Hope this helps

Very, very good post. This is exactly what I would do.


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cdifoto
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Mar 27, 2014 14:24 |  #38

Fernando wrote in post #16789892 (external link)
Sorry, you're usually dead on but in this case you're wrong. North Carolina is an at-will state. As long as they aren't violating any federal laws in the firing, they can do as they wish. As long as they pay him for the hours he's working, including overtime if it comes into play, the employer decides what is or is not his job.

If it's a union shop (extremely unlikely for a non-profit) then all bets are off and everything is governed by the CBA.

I was in a similar position some years ago and I simply told them I was not going to shoot for free. Everything was fine until they used one of my images for a marketing piece. At that point we called that a "bonus" and I got paid for that work.

I'm still "dead on" because requiring a person to work without pay is one of those illegal things they can't fire you for refusing to do. And so far, OP has not been paid and has worked off the clock. So far it has been voluntary, which is not illegal, but if he says he won't do it anymore, they can't force him to under threat of job loss. They also can't force him to use his own equipment on company time.

If he's compensated, then yeah. But we wouldn't be having this discussion because OP wouldn't have started the thread.


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groundloop
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Mar 27, 2014 14:36 |  #39

cdifoto wrote in post #16790793 (external link)
.......requiring a person to work without pay is one of those illegal things they can't fire you for refusing to do. .....

Unfortunately that's not totally correct. Many professions (mine included) are oftentimes expected to do whatever it takes to get a job/project/assignment finished on time, or to come in on a weekend to get a production line up and running, etc. etc. Since we're 'white collar' professionals we're generally exempt from protections offered by labor laws. Additionally, if you're in a "right to work" state (meaning employer can fire for whatever reason - funny semantics there huh?) you have even less recourse.

In any case, yes, if nothing else the OP should talk to his employer and reach an understanding about doing photo editing during normal working hours.




  
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Seamus69
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Mar 27, 2014 14:43 |  #40

You are getting paid to take the pictures via your salary, I'd just ask for paid time off to edit the photos. If you still feel unloved, just tell them you don't want to do it anymore.


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Mar 27, 2014 15:45 |  #41

groundloop wrote in post #16790826 (external link)
Unfortunately that's not totally correct. Many professions (mine included) are oftentimes expected to do whatever it takes to get a job/project/assignment finished on time, or to come in on a weekend to get a production line up and running, etc. etc. Since we're 'white collar' professionals we're generally exempt from protections offered by labor laws. Additionally, if you're in a "right to work" state (meaning employer can fire for whatever reason - funny semantics there huh?) you have even less recourse.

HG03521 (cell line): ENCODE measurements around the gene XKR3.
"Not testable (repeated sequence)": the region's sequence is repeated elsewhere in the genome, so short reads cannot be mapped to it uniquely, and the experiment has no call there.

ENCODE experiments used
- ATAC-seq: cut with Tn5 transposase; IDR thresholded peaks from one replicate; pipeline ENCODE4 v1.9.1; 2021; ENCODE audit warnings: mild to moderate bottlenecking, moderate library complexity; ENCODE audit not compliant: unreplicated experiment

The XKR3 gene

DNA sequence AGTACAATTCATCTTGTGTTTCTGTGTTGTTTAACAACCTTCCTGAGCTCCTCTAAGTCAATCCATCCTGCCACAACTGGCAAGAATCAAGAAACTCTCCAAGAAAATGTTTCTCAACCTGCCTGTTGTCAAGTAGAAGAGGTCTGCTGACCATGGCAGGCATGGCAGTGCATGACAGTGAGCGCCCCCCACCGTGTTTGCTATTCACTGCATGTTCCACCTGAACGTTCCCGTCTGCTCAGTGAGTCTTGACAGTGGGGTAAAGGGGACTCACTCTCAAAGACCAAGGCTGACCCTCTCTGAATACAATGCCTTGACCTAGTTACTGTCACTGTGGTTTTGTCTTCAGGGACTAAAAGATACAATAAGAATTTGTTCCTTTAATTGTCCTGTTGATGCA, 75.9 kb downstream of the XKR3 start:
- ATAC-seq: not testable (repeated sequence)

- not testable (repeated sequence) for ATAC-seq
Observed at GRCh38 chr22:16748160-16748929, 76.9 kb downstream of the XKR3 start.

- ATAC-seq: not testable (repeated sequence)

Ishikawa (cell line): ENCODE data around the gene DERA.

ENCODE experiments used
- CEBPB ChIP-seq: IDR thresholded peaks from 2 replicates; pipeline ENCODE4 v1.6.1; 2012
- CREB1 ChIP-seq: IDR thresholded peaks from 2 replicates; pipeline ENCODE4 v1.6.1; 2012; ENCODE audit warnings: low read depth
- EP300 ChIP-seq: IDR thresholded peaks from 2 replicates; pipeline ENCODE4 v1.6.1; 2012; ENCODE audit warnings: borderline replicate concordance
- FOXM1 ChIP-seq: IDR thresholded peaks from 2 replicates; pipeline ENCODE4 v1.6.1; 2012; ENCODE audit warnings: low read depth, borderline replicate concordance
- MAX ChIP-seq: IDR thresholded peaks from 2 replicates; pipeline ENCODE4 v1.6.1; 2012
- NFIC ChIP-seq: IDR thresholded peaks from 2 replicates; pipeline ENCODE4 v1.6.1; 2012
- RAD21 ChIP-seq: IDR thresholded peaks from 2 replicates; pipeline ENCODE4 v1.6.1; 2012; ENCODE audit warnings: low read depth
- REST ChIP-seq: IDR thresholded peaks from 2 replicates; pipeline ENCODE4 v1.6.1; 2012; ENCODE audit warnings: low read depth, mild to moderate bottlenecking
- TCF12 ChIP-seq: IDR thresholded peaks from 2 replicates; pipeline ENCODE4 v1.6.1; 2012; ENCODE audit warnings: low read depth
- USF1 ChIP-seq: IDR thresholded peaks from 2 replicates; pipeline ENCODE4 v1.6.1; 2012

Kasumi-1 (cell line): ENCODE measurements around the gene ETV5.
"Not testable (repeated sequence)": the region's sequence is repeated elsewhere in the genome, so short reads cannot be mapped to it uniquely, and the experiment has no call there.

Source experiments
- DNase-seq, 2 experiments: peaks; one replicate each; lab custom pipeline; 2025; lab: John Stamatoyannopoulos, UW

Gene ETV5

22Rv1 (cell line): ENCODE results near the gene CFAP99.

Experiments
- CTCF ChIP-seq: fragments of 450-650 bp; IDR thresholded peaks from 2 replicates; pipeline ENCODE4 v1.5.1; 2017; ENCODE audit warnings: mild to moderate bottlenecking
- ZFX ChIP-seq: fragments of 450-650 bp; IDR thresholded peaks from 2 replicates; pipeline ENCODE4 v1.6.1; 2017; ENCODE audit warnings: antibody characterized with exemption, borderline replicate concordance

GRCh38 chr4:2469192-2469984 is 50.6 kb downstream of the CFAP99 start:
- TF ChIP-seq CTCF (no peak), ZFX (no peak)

In any case, yes, if nothing else the OP should talk to his employer and reach an understanding about doing photo editing during normal working hours.

If you're salaried then you have a job description and salary supposedly covers that extra time. If you're hourly you have to be paid for all hours.

It's not white vs blue collar.

Sure they can fire you, but you can raise legal hell and win. No court will side with an employer who is demanding an accountant to use his personal photography equipment for a job that he wasn't hired to do.

Not many employers are stupid enough to press the issue.

Of course this assumes OP wants to take a hard line and would be the last resort. Simply discussing it rationally with the employer should be adequate.


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groundloop
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Mar 27, 2014 16:25 |  #42

cdifoto wrote in post #16790988 (external link)
If you're salaried then you have a job description and salary supposedly covers that extra time. If you're hourly you have to be paid for all hours.


Certainly. Since the OP said he's a CPA I'm making the assumption that he's salaried.




  
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Mar 27, 2014 17:00 |  #43

groundloop wrote in post #16791091 (external link)
Certainly. Since the OP said he's a CPA I'm making the assumption that he's salaried.

He might be, but that doesn't mean the company can tack on photography and say his salary covers it. He's a salaried CPA, not a salaried photographer.

If a company can have someone do whatever they want them to do whenever they want, they would salary anyone and have them go clean the bathrooms, maintain the vehicle fleet, empty all the trash cans, fix the lights, and so on and so forth endlessly.

They don't, because they can't. Not because they wouldn't...especially a sleazy non-profit.


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huntersdad
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Mar 27, 2014 19:01 |  #44

No extra pay, shoot during work hours, no time off to edit. Going to discuss credits tomorrow. If that's a no, then I'll make them hire someone.


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kenwood33
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Mar 27, 2014 19:10 |  #45

Is it a registered charity? Can you get a tax receipt?


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Where to draw the line